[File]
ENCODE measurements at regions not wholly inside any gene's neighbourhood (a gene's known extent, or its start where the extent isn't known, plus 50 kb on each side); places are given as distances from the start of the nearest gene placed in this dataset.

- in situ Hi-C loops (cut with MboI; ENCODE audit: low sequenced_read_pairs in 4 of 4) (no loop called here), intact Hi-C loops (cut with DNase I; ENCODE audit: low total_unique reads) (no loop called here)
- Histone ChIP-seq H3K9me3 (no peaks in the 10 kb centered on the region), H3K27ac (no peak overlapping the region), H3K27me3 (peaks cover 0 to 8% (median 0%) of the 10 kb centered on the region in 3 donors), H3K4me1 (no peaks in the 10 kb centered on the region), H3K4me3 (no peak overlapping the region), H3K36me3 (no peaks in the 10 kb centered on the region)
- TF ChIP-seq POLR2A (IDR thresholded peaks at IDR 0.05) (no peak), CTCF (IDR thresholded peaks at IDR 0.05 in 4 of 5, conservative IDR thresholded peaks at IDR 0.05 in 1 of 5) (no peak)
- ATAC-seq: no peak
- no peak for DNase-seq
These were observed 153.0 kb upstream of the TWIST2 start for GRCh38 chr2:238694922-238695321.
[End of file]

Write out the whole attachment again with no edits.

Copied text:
ENCODE measurements at regions not wholly inside any gene's neighbourhood (a gene's known extent, or its start where the extent isn't known, plus 50 kb on each side); places are given as distances from the start of the nearest gene placed in this dataset.

- in situ Hi-C loops (cut with MboI; ENCODE audit: low sequenced_read_pairs in 4 of 4) (no loop called here), intact Hi-C loops (cut with DNase I; ENCODE audit: low total_unique reads) (no loop called here)
- Histone ChIP-seq H3K9me3 (no peaks in the 10 kb centered on the region), H3K27ac (no peak overlapping the region), H3K27me3 (peaks cover 0 to 8% (median 0%) of the 10 kb centered on the region in 3 donors), H3K4me1 (no peaks in the 10 kb centered on the region), H3K4me3 (no peak overlapping the region), H3K36me3 (no peaks in the 10 kb centered on the region)
- TF ChIP-seq POLR2A (IDR thresholded peaks at IDR 0.05) (no peak), CTCF (IDR thresholded peaks at IDR 0.05 in 4 of 5, conservative IDR thresholded peaks at IDR 0.05 in 1 of 5) (no peak)
- ATAC-seq: no peak
- no peak for DNase-seq
These were observed 153.0 kb upstream of the TWIST2 start for GRCh38 chr2:238694922-238695321.